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Your Pet, Our Passion.

Bearded Collie

The Bearded Collie or ‘Beardie’ is a lean and active dog. Rectangular in outline being slightly longer than they are tall, with a long, harsh top coat that is never trimmed or styled but naturally parts down the middle.

  • Dog suitable for owners with some experience
  • Some training required
  • Enjoys vigorous walks
  • Enjoys walking more than two hours a day
  • Medium dog
  • Minimum drool
  • Requires grooming daily
  • Non hypoallergenic breed
  • Chatty and vocal dog
  • Guard dog. Barks and alerts
  • Great with other pets
  • Great family dog

Key Facts

Lifespan: 14 – 15 years
Weight:  18 – 28kg 
Height:  51 – 56cm 
Colours:  Black, blue, reddish-fawn, all shades of grey, brown and sandy, with or without white markings
Size:  Medium
UK Kennel Club Groups: Pastoral

Ratings

Family-friendly: 4/5
Exercise needs: 4/5
Easy to train: 5/5
Tolerates being alone: 2/5
Likes other pets: 5/5
Energy level: 4/5
Grooming needs: 3/5
Shedding: 4/5
Bearded Collie on the field

Personality

Affectionate, eager to learn and gentle, the Bearded Collie loves being around people, and being involved in all aspects of family life. Typically accepting of other dogs and household pets, they will welcome visitors with delight, and can be quite vocal in their greeting.

‘Enthusiastic’ is an excellent word to describe the Beardie, they approach everything in life with enthusiasm, and very much wear their hearts on their sleeves.

Bearded Collie walking in the forest

History and Origins

Country of Origin: Scotland

As with many working dogs, developed for function rather than appearance, there are a variety of origins for the Bearded Collie. They are however most likely a result of mixing local Scottish sheepdogs with three Polish Lowland Sheepdogs who were brought into the country by Polish sailors in the 16th century. The Beardie quickly became an effective working dog, and unlike other collie types who herd, the Beardie’s particular role was as a droving dog, driving animals long distances from the highlands down to market towns, over sometimes very long distances indeed.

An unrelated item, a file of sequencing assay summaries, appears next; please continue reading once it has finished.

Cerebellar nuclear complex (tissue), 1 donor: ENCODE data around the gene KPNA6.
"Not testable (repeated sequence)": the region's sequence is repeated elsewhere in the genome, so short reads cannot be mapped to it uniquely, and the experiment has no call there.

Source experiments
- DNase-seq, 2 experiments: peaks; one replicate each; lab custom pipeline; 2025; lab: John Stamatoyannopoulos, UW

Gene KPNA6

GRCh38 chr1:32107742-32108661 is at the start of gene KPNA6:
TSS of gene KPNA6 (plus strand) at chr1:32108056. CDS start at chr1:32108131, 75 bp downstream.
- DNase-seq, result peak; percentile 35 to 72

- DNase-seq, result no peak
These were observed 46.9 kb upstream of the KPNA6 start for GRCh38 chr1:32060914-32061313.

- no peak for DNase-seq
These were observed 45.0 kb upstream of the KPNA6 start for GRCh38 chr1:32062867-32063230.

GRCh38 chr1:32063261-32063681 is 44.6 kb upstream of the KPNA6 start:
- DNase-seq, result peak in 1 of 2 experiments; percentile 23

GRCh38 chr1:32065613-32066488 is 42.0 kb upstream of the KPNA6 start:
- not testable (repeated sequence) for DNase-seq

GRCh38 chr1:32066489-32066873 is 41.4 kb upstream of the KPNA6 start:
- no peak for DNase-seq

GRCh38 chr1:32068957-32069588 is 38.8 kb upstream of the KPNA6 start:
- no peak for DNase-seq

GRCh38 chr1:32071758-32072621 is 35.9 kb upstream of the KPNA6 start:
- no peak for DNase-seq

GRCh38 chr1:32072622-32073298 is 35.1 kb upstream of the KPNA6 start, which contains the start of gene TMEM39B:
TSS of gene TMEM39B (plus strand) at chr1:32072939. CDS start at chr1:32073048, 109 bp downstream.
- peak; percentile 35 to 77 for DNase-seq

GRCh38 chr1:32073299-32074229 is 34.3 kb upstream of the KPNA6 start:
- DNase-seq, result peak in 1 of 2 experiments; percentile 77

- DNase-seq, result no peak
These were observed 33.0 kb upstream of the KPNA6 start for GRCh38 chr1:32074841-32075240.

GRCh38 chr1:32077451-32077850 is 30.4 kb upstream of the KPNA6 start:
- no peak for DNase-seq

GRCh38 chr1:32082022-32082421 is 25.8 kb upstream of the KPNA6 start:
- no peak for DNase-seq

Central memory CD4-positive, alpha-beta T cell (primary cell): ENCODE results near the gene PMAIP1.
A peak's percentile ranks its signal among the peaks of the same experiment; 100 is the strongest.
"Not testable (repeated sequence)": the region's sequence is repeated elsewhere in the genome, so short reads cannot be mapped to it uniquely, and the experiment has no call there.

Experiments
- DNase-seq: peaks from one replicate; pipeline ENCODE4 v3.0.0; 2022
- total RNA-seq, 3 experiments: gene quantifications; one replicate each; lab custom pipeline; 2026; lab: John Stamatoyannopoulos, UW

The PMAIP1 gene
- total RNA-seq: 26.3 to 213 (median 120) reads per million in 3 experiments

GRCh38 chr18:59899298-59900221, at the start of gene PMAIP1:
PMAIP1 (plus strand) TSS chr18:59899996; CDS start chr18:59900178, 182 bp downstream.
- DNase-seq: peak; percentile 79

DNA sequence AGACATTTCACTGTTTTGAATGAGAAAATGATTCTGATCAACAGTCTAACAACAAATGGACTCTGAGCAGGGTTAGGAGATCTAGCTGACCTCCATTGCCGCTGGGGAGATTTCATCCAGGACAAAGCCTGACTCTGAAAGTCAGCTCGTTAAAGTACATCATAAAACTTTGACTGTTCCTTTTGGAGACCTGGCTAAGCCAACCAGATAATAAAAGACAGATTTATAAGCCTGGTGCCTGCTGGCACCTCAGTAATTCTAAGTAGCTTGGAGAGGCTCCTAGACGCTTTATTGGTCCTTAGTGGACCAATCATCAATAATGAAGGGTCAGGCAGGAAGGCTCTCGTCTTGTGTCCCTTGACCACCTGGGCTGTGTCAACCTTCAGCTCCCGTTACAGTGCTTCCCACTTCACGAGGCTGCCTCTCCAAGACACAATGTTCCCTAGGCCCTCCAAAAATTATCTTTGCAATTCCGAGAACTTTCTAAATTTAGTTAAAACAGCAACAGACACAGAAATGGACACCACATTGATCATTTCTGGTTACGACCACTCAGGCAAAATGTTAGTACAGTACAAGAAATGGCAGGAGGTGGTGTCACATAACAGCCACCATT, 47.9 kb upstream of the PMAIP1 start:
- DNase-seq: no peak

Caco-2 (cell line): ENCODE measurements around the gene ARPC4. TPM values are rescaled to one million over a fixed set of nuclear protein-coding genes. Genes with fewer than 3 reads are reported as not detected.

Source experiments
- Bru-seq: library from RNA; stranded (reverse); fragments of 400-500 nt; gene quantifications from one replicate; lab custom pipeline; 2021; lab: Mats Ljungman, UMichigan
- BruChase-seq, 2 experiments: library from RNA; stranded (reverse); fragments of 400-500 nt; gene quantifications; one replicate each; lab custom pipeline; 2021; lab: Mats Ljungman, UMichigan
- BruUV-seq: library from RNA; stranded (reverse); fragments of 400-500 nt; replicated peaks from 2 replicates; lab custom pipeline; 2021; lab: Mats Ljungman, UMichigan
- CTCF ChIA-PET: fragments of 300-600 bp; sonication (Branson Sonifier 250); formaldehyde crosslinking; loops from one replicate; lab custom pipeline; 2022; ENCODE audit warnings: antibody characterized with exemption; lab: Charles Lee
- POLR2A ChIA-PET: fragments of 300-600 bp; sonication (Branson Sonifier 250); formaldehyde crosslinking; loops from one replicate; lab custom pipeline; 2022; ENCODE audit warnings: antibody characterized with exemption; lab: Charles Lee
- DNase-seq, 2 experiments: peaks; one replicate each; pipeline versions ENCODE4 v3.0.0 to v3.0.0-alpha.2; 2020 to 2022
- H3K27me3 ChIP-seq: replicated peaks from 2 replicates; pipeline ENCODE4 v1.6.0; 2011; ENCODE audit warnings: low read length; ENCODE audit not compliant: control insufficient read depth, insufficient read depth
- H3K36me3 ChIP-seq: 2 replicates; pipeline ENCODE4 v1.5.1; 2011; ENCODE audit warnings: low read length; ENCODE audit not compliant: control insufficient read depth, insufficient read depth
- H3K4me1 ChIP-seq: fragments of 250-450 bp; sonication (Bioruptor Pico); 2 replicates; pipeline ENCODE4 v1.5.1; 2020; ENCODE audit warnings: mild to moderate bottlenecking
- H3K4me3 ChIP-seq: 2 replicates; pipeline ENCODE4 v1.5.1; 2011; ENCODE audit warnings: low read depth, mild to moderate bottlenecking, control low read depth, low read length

The Bearded Collie was, and remains, an adaptable, clever and hard working dog, capable of independent thinking and extreme endurance.

Health and Common Issues

As with many breeds, the Bearded Collie can suffer from hip and elbow dysplasia (joint conditions that can be painful and lead to mobility problems) and hereditary eye disorders. Eye testing and hip scoring of dogs prior to breeding is therefore important. 

The breed club monitor the health of the breed carefully and should be contacted for the most up-to-date information and details of any DNA or additional testing they recommend. Breed Clubs can be found on the Kennel Club website.

Exercise Needs

Under the glorious coat of the Beardie there lies an active dog, who will enjoy at least an hour’s exercise, ideally much more per day. This applies no matter the weather, in fact under that coat the Beardie will be unaware of anything but the vilest of conditions, so be prepared to get wet and muddy. An adaptable and intelligent breed, the Bearded Collie will enjoy whatever activity you have in mind, as long as they can come too.

Space Requirements